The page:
Social Media, The Government, and Your Rights


            Courts have traditionally protected First Amendment rights of individuals to express themselves in what courts consider to be a traditional public forum.  Typical examples of this include protecting the rights of people to peacefully protest in public squares or outside of public buildings.


             More recently, federal courts have begun to extend these protections to official social media sites set up by government officials such as your local, state or federal representatives.  More and more courts are considering these official sites as a forum where individuals should be allowed to express their suggestions for and criticism of their government officials and actions of the government with which they may have disagreements.


            For example, a federal court in Maine offered this observation: “Social media have recently become a crucial venue for public officials to disseminate news and information, and an equally crucial opportunity for the public to express their thoughts and opinions in response.” So, the court concluded that banning individuals from the governors Facebook site or deleting critical posts on those sites does violate the individual’s right to freedom of speech protected by the First Amendment. [1]


            Other courts are recognizing that in this digital age government officials are relying increasingly on social media to convey information to the public and allow for public comment.  Courts are also applying similar principles to protect the public from government retaliation for social media posts or comments critical of their government actions. Recently, the Federal Court of Appeals for Michigan, Ohio, Kentucky and Tennessee has applied these Freedom of Expression principles to protect an individual who set up a social media page that focused on criticizing local police practices.  When he was unfairly arrested and prosecuted for those actions and subjected to threats if he did not take the site down, he sued under federal civil rights laws. The Court held that the government’s effort to force the plaintiff to take down his social media site that mocked the local police violated his rights as protected by the First Amendment.[2]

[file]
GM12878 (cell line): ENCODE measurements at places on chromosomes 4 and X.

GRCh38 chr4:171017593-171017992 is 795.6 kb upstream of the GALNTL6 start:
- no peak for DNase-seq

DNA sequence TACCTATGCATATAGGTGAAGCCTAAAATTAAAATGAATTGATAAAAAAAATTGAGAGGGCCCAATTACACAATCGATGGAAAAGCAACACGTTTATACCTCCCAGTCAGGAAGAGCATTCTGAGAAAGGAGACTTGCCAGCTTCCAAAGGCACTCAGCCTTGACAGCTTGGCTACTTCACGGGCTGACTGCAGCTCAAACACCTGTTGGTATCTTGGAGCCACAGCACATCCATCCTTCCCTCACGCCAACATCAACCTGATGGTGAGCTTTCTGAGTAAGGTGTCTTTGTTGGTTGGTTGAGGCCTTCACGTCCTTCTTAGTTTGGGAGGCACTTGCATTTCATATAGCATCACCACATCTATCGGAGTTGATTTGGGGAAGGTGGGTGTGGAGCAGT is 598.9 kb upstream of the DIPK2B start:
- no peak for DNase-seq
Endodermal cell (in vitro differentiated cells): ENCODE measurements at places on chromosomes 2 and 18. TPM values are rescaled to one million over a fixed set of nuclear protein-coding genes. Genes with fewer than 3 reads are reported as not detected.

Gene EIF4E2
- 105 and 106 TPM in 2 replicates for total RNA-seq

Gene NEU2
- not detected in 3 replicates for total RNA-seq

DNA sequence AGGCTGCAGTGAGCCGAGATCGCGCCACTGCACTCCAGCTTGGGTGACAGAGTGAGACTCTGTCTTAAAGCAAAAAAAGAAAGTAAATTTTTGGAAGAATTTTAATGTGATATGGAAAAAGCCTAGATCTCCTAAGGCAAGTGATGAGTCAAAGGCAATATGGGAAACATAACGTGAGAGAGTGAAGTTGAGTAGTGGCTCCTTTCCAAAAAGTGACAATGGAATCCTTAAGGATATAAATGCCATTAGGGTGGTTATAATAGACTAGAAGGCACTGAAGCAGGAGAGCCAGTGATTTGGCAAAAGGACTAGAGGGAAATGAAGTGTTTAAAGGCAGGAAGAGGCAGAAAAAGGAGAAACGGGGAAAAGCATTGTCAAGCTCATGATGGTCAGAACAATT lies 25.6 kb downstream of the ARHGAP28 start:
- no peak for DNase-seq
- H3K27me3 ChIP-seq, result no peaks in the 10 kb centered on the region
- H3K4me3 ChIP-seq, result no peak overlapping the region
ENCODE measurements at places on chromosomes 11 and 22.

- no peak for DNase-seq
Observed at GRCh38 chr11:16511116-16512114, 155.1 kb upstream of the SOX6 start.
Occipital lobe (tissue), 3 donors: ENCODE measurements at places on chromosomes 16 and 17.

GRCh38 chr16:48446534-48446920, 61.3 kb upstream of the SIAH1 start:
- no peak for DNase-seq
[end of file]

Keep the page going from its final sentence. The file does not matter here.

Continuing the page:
Social media provides important outlets for people to express their views regarding actions of their government officials. If you have been blocked from any social media site of a public official or your comments have been deleted, or you have been the victim of retaliation by the government because of social media posts, your rights under the First Amendment may have been violated.  You should meet with a qualified attorney to determine what your rights are and what remedies may be available to you.      


[1] Leuthy v. LePage, 1:17-CV-00296-JAW, 2018 WL 4134628, at *2 (D. Me. Aug. 29, 2018)

[2] Novak v. City of Parma, 932 F.3d 421 (6th Cir. 2019)